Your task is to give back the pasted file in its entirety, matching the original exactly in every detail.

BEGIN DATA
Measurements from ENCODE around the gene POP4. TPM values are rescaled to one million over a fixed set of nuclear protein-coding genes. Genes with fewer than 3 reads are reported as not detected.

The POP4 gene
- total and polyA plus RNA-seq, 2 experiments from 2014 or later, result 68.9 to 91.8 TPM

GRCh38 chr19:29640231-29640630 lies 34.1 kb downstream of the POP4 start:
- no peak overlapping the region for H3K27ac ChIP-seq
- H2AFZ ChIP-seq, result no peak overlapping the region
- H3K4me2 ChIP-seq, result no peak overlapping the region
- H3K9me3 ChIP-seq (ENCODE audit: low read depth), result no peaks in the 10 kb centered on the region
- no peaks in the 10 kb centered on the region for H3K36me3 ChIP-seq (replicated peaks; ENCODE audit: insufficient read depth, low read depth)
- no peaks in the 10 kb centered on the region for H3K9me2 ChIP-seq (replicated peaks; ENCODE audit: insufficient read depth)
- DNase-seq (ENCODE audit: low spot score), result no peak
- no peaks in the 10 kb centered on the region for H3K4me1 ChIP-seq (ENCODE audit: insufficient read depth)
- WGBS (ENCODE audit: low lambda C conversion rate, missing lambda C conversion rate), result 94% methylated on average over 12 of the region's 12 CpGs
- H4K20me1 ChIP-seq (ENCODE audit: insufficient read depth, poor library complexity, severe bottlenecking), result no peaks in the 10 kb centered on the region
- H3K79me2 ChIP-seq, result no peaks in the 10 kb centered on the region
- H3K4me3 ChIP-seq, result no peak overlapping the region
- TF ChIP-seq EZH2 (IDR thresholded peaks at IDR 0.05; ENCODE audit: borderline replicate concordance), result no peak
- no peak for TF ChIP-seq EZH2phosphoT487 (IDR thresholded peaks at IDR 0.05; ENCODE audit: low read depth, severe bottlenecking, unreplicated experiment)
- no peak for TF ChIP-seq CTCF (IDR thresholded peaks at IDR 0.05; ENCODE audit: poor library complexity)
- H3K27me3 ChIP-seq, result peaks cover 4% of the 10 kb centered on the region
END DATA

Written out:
Measurements from ENCODE around the gene POP4. TPM values are rescaled to one million over a fixed set of nuclear protein-coding genes. Genes with fewer than 3 reads are reported as not detected.

The POP4 gene
- total and polyA plus RNA-seq, 2 experiments from 2014 or later, result 68.9 to 91.8 TPM

GRCh38 chr19:29640231-29640630 lies 34.1 kb downstream of the POP4 start:
- no peak overlapping the region for H3K27ac ChIP-seq
- H2AFZ ChIP-seq, result no peak overlapping the region
- H3K4me2 ChIP-seq, result no peak overlapping the region
- H3K9me3 ChIP-seq (ENCODE audit: low read depth), result no peaks in the 10 kb centered on the region
- no peaks in the 10 kb centered on the region for H3K36me3 ChIP-seq (replicated peaks; ENCODE audit: insufficient read depth, low read depth)
- no peaks in the 10 kb centered on the region for H3K9me2 ChIP-seq (replicated peaks; ENCODE audit: insufficient read depth)
- DNase-seq (ENCODE audit: low spot score), result no peak
- no peaks in the 10 kb centered on the region for H3K4me1 ChIP-seq (ENCODE audit: insufficient read depth)
- WGBS (ENCODE audit: low lambda C conversion rate, missing lambda C conversion rate), result 94% methylated on average over 12 of the region's 12 CpGs
- H4K20me1 ChIP-seq (ENCODE audit: insufficient read depth, poor library complexity, severe bottlenecking), result no peaks in the 10 kb centered on the region
- H3K79me2 ChIP-seq, result no peaks in the 10 kb centered on the region
- H3K4me3 ChIP-seq, result no peak overlapping the region
- TF ChIP-seq EZH2 (IDR thresholded peaks at IDR 0.05; ENCODE audit: borderline replicate concordance), result no peak
- no peak for TF ChIP-seq EZH2phosphoT487 (IDR thresholded peaks at IDR 0.05; ENCODE audit: low read depth, severe bottlenecking, unreplicated experiment)
- no peak for TF ChIP-seq CTCF (IDR thresholded peaks at IDR 0.05; ENCODE audit: poor library complexity)
- H3K27me3 ChIP-seq, result peaks cover 4% of the 10 kb centered on the region